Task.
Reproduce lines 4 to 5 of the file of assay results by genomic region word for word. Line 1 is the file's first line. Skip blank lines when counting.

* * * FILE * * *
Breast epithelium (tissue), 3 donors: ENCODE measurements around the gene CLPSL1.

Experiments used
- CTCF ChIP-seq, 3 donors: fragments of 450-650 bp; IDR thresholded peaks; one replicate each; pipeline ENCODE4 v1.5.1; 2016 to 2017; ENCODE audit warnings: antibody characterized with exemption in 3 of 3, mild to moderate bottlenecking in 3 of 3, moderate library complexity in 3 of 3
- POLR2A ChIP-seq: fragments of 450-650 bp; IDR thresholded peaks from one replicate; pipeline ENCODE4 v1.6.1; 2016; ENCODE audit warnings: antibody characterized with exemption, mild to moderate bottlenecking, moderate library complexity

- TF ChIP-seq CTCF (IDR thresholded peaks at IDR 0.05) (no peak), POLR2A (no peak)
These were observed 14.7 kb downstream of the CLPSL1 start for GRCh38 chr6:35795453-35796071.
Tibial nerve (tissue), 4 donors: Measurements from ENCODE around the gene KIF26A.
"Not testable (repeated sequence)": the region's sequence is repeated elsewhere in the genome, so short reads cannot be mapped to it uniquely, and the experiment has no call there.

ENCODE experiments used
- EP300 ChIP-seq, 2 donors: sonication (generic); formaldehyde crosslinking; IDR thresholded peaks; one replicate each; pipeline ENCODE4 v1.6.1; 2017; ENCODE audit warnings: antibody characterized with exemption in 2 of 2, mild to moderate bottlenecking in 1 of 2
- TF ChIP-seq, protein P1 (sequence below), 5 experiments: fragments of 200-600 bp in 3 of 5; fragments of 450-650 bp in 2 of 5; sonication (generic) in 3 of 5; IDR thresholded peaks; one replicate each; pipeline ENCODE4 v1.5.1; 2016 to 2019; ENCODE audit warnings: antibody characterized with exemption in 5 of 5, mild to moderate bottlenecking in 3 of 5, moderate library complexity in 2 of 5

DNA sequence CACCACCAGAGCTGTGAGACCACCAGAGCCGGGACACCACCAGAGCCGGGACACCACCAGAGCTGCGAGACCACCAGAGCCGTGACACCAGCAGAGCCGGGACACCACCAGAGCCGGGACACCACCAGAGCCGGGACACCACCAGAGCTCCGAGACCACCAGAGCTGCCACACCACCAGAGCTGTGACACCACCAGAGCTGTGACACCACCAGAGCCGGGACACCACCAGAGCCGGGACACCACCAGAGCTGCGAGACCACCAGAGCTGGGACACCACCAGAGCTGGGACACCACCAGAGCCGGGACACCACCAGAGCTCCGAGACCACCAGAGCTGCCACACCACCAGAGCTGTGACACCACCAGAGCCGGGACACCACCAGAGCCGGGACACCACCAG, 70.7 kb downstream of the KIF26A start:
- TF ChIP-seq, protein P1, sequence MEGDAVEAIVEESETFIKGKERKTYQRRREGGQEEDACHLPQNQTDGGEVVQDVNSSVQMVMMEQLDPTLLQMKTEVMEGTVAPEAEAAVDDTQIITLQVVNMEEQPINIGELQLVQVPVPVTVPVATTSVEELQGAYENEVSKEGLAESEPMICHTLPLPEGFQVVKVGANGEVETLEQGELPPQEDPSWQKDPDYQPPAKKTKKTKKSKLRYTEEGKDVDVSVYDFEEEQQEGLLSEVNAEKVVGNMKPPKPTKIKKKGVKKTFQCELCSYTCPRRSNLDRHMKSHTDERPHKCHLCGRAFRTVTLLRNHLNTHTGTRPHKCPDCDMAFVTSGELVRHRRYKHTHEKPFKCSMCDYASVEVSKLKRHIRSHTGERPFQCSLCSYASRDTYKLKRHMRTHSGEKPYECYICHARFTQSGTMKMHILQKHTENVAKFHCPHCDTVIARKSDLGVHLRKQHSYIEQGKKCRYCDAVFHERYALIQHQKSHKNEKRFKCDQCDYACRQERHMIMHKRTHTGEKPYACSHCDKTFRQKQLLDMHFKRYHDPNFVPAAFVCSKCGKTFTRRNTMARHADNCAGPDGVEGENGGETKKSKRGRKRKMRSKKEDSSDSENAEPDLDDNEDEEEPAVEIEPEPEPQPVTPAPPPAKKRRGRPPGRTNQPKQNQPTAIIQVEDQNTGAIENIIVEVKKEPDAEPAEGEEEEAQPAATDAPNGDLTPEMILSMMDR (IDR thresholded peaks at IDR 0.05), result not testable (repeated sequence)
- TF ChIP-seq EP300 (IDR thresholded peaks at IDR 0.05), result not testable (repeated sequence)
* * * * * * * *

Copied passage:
- POLR2A ChIP-seq: fragments of 450-650 bp; IDR thresholded peaks from one replicate; pipeline ENCODE4 v1.6.1; 2016; ENCODE audit warnings: antibody characterized with exemption, mild to moderate bottlenecking, moderate library complexity

- TF ChIP-seq CTCF (IDR thresholded peaks at IDR 0.05) (no peak), POLR2A (no peak)